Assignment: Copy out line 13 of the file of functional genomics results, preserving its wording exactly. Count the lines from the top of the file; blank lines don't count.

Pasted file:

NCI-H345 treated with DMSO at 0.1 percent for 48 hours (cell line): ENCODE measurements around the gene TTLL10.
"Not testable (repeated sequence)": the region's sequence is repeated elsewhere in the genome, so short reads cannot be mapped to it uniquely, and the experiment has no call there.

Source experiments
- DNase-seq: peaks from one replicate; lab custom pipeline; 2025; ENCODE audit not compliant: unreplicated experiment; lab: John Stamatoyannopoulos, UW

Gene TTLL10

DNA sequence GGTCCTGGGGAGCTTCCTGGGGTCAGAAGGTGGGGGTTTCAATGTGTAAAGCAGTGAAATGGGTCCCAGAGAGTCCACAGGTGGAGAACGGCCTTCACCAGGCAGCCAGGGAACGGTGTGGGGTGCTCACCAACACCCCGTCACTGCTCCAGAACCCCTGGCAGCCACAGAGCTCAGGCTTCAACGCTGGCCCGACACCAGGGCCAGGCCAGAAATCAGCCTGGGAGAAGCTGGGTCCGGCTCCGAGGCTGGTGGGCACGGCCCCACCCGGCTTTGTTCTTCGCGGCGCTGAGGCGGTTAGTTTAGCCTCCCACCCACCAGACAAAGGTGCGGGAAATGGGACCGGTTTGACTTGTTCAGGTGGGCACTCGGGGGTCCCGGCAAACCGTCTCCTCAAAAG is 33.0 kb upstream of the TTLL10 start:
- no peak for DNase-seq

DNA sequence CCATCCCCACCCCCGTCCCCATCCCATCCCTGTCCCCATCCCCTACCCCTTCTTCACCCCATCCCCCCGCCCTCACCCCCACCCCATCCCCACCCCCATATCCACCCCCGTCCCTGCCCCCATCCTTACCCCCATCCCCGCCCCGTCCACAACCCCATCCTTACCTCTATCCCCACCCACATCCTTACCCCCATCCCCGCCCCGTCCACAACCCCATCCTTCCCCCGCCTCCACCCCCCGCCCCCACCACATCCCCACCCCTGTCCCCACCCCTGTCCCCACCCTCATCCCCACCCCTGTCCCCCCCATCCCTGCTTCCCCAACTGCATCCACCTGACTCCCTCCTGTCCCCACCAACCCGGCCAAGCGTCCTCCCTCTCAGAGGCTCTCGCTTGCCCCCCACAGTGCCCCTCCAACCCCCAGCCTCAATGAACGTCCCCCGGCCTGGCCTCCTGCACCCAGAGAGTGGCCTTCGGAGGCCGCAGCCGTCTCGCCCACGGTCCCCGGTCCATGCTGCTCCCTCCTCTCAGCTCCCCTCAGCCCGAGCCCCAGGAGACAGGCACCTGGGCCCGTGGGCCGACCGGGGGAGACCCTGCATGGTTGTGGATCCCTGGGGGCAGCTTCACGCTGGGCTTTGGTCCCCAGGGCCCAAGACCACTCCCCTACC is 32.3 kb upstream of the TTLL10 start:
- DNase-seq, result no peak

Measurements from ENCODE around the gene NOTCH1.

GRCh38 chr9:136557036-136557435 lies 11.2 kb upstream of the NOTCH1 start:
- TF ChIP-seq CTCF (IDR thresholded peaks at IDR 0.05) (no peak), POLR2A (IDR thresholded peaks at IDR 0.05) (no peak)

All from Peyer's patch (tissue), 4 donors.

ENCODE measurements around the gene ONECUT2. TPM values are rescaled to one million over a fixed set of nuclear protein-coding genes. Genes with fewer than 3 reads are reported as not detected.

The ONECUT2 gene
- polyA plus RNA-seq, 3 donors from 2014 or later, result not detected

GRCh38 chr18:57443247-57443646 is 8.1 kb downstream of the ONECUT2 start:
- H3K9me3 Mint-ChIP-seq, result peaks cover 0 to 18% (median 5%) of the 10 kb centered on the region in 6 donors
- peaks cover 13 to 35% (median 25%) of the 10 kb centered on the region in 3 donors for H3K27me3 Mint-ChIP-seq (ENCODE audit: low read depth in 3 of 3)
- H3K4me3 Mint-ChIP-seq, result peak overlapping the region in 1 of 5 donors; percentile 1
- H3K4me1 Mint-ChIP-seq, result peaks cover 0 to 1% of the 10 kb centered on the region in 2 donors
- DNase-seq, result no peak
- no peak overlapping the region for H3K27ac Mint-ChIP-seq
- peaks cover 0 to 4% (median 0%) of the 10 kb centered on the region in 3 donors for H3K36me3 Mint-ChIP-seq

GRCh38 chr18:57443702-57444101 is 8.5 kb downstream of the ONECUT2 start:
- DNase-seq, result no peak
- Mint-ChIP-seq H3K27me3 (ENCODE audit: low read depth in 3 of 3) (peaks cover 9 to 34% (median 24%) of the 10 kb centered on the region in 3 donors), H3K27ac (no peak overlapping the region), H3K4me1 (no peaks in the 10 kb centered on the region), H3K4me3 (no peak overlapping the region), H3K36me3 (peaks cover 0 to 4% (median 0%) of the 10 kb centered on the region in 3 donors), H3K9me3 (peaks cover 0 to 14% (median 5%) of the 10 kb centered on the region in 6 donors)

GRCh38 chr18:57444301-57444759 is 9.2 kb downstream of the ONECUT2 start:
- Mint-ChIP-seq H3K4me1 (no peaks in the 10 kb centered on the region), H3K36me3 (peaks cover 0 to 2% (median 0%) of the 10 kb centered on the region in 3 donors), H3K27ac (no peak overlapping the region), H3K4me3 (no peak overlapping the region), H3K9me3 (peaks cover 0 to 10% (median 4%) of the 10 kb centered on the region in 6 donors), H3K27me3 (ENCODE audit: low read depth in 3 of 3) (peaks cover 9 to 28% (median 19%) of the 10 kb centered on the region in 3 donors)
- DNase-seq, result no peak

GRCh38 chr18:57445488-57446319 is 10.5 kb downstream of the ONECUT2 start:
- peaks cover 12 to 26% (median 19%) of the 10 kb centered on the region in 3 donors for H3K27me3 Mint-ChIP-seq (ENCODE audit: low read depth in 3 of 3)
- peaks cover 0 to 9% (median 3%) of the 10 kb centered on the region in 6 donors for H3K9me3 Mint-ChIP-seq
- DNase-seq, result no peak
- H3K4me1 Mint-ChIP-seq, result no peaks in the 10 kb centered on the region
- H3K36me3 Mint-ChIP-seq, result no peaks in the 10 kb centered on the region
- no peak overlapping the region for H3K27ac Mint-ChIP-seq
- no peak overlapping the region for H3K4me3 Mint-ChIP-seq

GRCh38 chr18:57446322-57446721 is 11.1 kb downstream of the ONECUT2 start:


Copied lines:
All from Peyer's patch (tissue), 4 donors.